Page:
The sounds of coins falling and bells ringing are synonymous with Vegas. The smell of a casino floor can’t be replicated – nor should it – as the lingering feelings of both hope and despair hang tauntingly in the recycled air. Yet as I strolled through the crowds of thirty-something bachelors and their nightly rent-a-dates toward the blackjack area, I could see a figure walking quickly toward me in the mix of what would appear to be an entourage.
It was The Prophet, himself: Mr. Jean-Claude Biver.
I’d never met him before, nor had I met anyone in the watch world who held a position such as his. I was new still, and green, and honestly, I didn’t know crap about the industry. But he was headed my way, and I knew that if I didn’t at least tell him that I liked his speech, I’d lose an opportunity I might never get again. But what happens if I stop him and he wants to talk watches? I can’t fake it! Vegas or not, I suck at bullshitting.
The more I thought about it, the closer he got, and when he had just walked past me, I idiotically blurted out his name.
He turned toward me, almost startled, and his people turned too.
“I’m Barbara Palumbo. I write a watch blog called WhatsOnHerWrist. It’s sort of focused on women. I’m a fan though, and I saw your speech, and I just wanted to meet you.”
He smiled his wide, toothy smile as he walked back toward me and took my business card from my outstretched and slightly shaking hand, before reaching into his pocket and handing me his in return.
We spoke for a few minutes, once I calmed my nerves, and he told me to email him any time if I had any questions or needed anything. Then he shook my hand, and he and his people walked off into the desert night while I stood there staring at the plain white business card which bore his name.
Upon my return home to Atlanta, I wrote a recap of my experience at COUTUREtime and decided to take Mr. Biver up on his offer, so I emailed it to him, and to my surprise, received a reply within the hour:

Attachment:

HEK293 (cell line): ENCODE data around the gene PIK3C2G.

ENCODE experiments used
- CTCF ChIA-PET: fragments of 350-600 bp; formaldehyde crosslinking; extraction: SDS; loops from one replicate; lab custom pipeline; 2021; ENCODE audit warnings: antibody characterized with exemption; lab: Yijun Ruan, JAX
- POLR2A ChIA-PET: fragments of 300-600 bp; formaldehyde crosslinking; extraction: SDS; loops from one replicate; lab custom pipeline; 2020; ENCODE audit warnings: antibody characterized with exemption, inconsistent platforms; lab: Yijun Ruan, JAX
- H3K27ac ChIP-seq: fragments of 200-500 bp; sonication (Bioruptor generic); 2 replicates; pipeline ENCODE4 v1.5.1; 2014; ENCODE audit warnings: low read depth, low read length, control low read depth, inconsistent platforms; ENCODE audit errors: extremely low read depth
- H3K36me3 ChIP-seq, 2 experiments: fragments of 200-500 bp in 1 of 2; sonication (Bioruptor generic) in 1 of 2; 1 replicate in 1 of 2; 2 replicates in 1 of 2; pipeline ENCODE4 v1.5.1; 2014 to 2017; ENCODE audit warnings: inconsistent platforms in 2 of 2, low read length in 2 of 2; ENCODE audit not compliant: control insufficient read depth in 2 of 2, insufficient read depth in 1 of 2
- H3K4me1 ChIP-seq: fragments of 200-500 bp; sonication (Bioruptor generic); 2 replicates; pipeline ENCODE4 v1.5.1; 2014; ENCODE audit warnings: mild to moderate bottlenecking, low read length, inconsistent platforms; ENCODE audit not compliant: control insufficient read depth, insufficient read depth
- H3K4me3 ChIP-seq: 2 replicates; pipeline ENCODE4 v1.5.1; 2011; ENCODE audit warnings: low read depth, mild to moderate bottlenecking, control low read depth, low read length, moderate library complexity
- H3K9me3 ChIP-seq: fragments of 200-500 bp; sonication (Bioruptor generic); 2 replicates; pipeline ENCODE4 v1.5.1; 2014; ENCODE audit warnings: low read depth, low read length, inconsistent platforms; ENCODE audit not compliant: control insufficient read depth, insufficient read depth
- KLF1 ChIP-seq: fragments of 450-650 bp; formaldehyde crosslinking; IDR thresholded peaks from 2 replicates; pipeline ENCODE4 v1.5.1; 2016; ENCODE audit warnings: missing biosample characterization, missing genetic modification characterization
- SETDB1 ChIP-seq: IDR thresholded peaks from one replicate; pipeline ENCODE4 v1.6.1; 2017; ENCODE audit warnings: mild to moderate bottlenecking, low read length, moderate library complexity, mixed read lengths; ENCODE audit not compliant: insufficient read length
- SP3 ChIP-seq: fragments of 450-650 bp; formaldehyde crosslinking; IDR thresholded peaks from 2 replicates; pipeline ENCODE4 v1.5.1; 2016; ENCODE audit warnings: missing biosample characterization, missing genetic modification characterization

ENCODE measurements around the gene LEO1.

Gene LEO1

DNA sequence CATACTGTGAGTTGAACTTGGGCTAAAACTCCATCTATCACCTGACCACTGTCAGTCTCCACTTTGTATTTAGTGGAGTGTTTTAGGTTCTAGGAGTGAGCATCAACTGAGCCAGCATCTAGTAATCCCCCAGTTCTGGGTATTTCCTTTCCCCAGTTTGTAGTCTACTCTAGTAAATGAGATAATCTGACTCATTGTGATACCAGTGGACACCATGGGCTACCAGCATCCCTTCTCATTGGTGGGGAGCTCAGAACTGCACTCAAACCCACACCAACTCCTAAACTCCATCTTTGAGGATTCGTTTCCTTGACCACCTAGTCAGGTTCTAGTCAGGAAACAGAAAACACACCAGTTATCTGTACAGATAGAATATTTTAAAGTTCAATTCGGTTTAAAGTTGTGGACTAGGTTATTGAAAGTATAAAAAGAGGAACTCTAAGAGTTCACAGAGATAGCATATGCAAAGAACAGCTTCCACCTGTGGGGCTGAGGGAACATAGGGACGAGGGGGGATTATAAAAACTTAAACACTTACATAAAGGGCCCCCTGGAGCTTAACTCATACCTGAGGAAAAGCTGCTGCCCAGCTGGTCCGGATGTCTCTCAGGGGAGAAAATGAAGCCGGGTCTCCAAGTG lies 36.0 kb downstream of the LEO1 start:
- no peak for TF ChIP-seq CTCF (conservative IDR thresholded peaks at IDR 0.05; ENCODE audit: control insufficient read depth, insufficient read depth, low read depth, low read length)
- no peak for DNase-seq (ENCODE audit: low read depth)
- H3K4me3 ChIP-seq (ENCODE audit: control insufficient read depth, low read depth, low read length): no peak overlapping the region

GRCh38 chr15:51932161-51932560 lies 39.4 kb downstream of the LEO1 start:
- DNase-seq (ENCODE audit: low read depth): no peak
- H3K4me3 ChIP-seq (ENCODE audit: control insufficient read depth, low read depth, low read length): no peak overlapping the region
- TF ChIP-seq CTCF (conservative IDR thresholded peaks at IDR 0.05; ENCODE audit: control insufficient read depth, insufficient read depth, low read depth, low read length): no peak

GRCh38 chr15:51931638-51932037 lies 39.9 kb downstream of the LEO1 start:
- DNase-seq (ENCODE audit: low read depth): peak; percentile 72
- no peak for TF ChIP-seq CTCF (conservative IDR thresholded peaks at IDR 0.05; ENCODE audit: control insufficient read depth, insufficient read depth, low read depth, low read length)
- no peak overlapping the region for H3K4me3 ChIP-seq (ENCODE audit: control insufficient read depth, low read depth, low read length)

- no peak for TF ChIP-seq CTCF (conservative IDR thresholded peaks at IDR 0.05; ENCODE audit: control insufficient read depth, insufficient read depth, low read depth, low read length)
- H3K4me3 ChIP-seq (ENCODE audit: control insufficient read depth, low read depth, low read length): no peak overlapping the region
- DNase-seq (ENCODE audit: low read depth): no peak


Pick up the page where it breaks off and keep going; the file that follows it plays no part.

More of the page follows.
“Hello Barbara, thank you for your email and article! I enjoyed reading it and could imagine you enjoying writing it. Hope to catch up with you soon.”
It was, for someone like me, a moment I won’t soon forget.
You see, I guess I’m still green. I like people who are nice to me; who take the time to mentor me, and do right by me, knowing that I’m in this to learn, and that no matter what happens, or what road bumps I hit, I’m not giving up. I like writing about brands who employ good people; positive people. I enjoy sharing their stories because this industry is about more than mere material possessions with a history. Watches ARE their people. Watches wouldn’t exist without their designers or their creators or their marketers or sellers or CEOs or those, like me, who tell their stories. And this simple moment – this gamble that I took in Vegas at the very beginning – put me on the right mental path, because it showed me that someone as important to the watch world as Jean-Claude Biver was willing to take the time and share a kind word of support with someone like me, who was just starting out.
So, to you, Mr. Biver, I say “cheers” today. Cheers on celebrating your 69th birthday, on celebrating forty extraordinary years doing what you seemingly love, and on deciding to take time for you in a different way than you had been recently. We know that you’re still around for those of us who have questions or need anything, but speaking for myself, you already gave me what it was I needed.
Thank you, sir. I guess that’s really all I wanted to say through this story. Merci.